and should that hand brush by . . . oh, poor man’s drop of sweet red wine!
But how the sky stands mute! And how the air hangs dark!
Would that I had love without suffering . . .

XXXII

tiraa de Secundum Lüna

« . . . e quindi uscimmo a riveder le stelle».
E sí, olter che stell, anca i cujun
destorbia j öcc e se ne véd de bèlle,
quan’ dal nòbel pian ’na quaj tubusa
la cicca un bâs, e ’n para de puppèj
per un buttun canàja j se scamisa . . .
El cialanun el s’era smentegâ di dorisdej!
Ch’j òmm în là e, ch’j cialla, ch’j se sfrisa,
tanfosgna, spessigotta, van fasnèj,
e sí ch’în semper là e, a la barbisa,
l’è assé vulzà un öcc, e sü de birulèj!
Ch’andarí in barca, farí fadiga aj rèm,
ma quan’ zaquâ, ’na stella, sü nel cel
la vardarí ’me mai, e ’sti sberlèff del mar
cuntra la chiglia, e bev quèl’aria,
e de la stella sentarí el sò fiâ,
e no, i mè òmm!, par squasi che la barca
due la s’insogna la poda pü turnà.

XXXII

from Secundum Lüna

“ . . . e quindi uscimmo a rivedere le stele” (Dante, Inferno)

And yes, forget about stars, also men’s balls
unfog eyes and see all sorts of crazy things,
when from the noble floor some Tobosa slut or other
spits down a kiss and a pair of unripe melons,
undressing for an undone button . . .
And to think the charlatan had forgotten about beautiful women!
‘Cause the men are there, chattering, clawing past one another,
rummaging, pinching, bewitched, and yet,
they’re always there, eyes fixed on woman-fur,
it’s enough to raise an eye, and there, twenty centimeters up!
Men, men, once imprisoned, you escape yourselves as enemies,
hey, wet your beaks! and raise your rods!
For you’ll all set out to sea, and struggle with the oars,
and, laying down, look up, dazzled, by a shining star.
As the waves roll by, and toss their spray against the keel,
you drink the air, and feel the star’s close breath,
and woah, dear men!
‘fraid that after all, this old ship
is dreams away.

XXXVI

tiraa de Secundum Lüna

Secundum lüna u secundum bírgum,
pussíbel l’impussíbel par che sia,
’na donna che del cel la par ’na vírgum
de terra e crüdeltâ la fantasia
te spurca e la te sbrega la fullia
d’un làvur, d’un tremà . . . Malincunia
de vèss camüff e impurâ d’arlía!
Che mai l’amur capíss ’st’imputacciada
due ’l dulur l’è nient e te risía
quel fiur de la memoria sburdasciada,
e den’ la smerg, la se gringa, e raffa
un lengujnö, un quaj lenscín de nada,
ma ’l sacrusant che sia un sogn de smaffa
e minga vera ’sto sprellàsc tasè,
ch’a l’aria ferma ’riva ’me ’na s’giaffa
e tí né piang te pòdet né savè . . .
Oh, dím del feng! dím de la busía!
dím che ’n giögh, un ghign, divertiment,
oh amur, che forsi a ’n olter muraría,
dím che per mí t’é pruâ mai nient.

XXXVI

from Secundum Lüna

According to the moon or according to foolish superstition,
possibly the impossible is indeed possible,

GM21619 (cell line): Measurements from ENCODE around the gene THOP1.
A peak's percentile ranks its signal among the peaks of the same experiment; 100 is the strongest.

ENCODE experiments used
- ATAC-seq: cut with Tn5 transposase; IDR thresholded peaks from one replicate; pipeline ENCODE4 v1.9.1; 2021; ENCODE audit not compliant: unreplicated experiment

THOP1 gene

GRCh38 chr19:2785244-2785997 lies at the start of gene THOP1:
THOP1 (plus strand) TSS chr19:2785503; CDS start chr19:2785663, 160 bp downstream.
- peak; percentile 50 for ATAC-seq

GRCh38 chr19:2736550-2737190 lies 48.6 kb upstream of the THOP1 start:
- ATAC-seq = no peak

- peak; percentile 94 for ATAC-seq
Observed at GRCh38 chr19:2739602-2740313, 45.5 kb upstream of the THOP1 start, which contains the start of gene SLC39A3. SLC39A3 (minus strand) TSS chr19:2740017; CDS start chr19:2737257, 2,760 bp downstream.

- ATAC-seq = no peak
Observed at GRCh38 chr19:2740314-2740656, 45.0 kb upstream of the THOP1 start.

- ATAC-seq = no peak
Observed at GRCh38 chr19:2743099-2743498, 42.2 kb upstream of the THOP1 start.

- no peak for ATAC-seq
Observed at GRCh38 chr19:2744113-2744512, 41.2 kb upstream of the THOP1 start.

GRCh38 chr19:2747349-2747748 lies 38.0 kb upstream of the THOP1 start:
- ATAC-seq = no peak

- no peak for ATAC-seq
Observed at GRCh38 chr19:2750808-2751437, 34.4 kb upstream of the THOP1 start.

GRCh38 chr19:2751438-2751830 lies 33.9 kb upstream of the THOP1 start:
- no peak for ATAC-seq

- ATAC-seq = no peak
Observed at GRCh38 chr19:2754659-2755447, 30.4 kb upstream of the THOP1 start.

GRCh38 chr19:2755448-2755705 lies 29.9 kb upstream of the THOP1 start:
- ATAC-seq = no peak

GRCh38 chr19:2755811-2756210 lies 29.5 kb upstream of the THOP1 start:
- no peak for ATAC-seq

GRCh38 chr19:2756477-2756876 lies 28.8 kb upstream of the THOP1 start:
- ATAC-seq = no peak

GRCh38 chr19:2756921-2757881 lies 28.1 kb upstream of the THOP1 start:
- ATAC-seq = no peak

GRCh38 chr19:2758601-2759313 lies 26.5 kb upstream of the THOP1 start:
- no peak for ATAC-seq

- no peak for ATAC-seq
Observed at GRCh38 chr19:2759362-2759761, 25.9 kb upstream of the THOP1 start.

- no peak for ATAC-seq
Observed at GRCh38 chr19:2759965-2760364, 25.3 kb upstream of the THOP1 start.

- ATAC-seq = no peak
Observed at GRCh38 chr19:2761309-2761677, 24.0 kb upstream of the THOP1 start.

a woman, from the sky, who appears a virgin
soils your imagination with mud and cruelty, and wounds you
with the madness of lips, of a single quiver . . . Sad shame,
to be lured and undone by the imaginary!
Love will never understand this soggy mess,
where sorrow is nothing, and eats away
at memory’s mud-spattered flower,
which crawls inside, and squirms,
and writhes, and steals
the slender tongue, the worthless junk-bent hook you’d hid.
And nothing in all this is really clear, save the absolute certainty
that this is a trickster-dream, and that this heavy silence,
striking the still air like a hollow slap,
is kept for no real reason.

And you, unable to cry, unable to understand . . .
Oh, talk to me about pretending! Talk to me about lies!
Tell me it was a game, a good laugh, a good time, oh,
love, perhaps ready to die for someone else,
tell me, for once, that you’ve never given a damn
for me.

LIV

tiraa de Secundum Lüna

Medan d’un trunch sun chí, che bütti mal,
ch’i frund el vent je möv di mè penser,
ma ’l cör . . . Oh cör smarî, ’me ’n oss de garla,
de legna fâ, d’i amur e dal sugnà,
te síghet! Nissün sent. El busch caragna,
e i tò ravís la terra magnarà . . .
Oh tí, che mí t’û dâ la mia tampesta,
se neghi, sí, te slúnghet la tua man,
ma per tegním, cume d’un òmm ch’impesta,
trí méter, mezza terra, püssé in là.

LIV

from Secundum Lüna

Like some tree log, I sit here, badly sprouting,
wind tossing the branches of my thoughts, but this heart . . .
Oh, heart, bewildered, like the bark’s bone,
made of wood, from countless lovers, countless dreams,
you screech! Yet no one heeds you.
The wood cries endless, and the soil eats your roots . . .
Hey you, to whom I gave my storm, if I should drown,
perhaps, you would stretch out your hand,
but to hold my body as one holds the body
of a man sick with the plague:
three meters, half the world, or could you slide just a bit
further away?

These poems appeared in Volume 1, Issue 1 • Autumn/Winter 2003 © 2003 CIRCUMFERENCE, Inc.